Of course, in some cropping systems things can go the other direction. For example, a recent study of maize yields in France showed a decline in rainfall sensitivity associated with increased irrigation. And another study at the grid-cell level for major maize and soybean regions found both areas of increases and decreases in temperature sensitivity. Although in that study, it seems plausible that a lot of the variation was due to noise, because cells of increasing sensitivity were often adjacent to cells with decreasing sensitivity.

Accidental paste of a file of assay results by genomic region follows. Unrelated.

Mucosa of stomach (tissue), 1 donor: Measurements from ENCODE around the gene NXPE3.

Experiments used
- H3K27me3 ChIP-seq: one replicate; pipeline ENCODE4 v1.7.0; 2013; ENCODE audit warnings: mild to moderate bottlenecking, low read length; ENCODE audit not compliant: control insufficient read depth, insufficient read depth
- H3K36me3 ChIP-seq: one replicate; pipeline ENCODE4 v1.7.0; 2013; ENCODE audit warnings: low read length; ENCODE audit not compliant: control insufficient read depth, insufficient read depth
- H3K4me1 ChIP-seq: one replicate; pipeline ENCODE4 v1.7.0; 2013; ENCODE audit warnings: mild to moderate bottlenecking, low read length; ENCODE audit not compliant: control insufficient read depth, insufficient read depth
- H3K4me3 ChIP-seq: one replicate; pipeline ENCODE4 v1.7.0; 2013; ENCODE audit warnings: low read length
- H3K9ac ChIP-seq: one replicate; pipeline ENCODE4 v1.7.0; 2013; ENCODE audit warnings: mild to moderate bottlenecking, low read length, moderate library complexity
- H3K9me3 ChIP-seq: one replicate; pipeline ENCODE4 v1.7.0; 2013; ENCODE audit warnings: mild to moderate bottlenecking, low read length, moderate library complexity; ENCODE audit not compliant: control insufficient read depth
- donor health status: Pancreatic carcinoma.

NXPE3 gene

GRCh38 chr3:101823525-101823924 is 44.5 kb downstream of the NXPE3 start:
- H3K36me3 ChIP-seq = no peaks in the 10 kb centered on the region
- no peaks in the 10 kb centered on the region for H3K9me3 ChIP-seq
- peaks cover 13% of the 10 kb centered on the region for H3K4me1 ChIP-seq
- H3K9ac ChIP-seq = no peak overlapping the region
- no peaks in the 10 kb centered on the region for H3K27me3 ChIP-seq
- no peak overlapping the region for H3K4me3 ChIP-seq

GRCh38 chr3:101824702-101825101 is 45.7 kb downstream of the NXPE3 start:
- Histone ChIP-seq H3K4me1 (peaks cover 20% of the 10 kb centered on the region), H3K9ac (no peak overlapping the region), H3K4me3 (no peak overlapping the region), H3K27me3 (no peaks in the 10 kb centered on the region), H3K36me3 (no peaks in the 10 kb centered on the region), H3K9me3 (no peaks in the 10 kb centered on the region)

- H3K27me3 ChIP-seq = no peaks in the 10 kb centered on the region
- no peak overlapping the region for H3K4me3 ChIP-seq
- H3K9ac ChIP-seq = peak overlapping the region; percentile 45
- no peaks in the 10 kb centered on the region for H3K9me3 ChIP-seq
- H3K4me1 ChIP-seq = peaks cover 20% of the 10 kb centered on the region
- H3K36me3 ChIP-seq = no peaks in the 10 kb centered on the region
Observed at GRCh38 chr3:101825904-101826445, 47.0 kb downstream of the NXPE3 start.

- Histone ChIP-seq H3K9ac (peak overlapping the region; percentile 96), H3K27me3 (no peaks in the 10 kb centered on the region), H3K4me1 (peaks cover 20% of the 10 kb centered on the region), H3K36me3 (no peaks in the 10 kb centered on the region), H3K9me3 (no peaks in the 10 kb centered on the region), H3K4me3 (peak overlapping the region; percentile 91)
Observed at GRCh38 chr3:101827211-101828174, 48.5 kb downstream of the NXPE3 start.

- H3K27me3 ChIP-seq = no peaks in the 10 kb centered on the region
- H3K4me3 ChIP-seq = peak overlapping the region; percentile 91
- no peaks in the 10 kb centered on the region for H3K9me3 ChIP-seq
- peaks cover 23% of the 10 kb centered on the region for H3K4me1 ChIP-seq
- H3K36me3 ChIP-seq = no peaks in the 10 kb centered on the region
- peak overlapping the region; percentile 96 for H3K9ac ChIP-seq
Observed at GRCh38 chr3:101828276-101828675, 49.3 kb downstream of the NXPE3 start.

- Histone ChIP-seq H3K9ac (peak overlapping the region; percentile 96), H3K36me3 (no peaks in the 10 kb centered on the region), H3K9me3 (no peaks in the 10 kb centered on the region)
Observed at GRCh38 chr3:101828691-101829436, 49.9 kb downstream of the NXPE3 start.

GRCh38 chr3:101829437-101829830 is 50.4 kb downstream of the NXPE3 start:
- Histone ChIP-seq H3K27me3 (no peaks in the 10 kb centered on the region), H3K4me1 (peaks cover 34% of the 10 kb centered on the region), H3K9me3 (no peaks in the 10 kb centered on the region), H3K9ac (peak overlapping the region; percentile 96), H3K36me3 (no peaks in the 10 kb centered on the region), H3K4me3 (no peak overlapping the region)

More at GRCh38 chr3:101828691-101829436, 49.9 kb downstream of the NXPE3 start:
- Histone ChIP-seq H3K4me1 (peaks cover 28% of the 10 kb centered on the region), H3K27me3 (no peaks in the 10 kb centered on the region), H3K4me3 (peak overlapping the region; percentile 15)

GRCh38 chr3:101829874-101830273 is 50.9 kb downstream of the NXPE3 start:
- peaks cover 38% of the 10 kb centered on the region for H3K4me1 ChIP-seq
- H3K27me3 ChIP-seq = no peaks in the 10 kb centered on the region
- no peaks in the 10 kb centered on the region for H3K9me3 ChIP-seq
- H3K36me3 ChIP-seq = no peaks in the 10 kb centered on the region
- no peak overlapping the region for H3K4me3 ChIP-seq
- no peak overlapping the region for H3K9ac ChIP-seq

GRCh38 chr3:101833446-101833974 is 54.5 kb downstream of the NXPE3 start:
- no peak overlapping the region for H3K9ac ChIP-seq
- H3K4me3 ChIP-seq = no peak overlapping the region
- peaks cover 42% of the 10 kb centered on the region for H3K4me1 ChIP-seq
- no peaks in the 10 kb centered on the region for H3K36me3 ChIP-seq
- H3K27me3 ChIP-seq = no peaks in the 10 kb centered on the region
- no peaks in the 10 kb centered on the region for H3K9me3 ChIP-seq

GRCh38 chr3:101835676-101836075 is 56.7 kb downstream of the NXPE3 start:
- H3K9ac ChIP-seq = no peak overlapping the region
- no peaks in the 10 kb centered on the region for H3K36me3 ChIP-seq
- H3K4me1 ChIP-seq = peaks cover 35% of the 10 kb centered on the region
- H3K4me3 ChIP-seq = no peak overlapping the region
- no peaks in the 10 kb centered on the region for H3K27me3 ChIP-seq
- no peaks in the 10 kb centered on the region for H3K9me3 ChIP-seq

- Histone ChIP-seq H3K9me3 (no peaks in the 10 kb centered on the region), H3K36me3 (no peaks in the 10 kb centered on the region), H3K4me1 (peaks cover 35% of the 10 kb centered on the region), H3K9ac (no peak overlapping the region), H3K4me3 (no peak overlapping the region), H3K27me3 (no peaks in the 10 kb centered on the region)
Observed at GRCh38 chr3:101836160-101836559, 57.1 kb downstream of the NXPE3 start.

In a recent study, which was a collaboration with CIMMYT (the International maize and wheat improvement center), we attempted to look at how heat sensitivity has changed for one particular set of cropping systems that are of wide interest – irrigated spring wheat. To make a long story very short, we looked at two breeding nurseries run by CIMMYT, and evaluated yield changes for differing temperature conditions. In the main nursery aimed at producing “elite” varieties, there has been steady yield progress at cool temperatures but no significant progress at warmer temperatures (left panel in figure below shows yield trends for 4 bins defined by grain filling temperatures. “climate corrected” trends account for shifts in locations and weather within each temperature bin over time). This seems to be a similar story of cultivars becoming more responsive to good conditions (low temperatures in the case of wheat), with a resulting increase in the sensitivity to bad conditions (high temperatures). Again, this isn't necessarily a bad thing, but does suggest that wheat farmers are getting more not less sensitive to high temperatures. Interestingly, when looking at nurseries targeted at drought stress (right panel), the gains appear more evenly distributed and maybe even higher under worse conditions (albeit with more noise because of a smaller sample size). This is a reminder that it is possible to create more hardy plants. But those won’t necessarily be the ones that farmers choose to grow.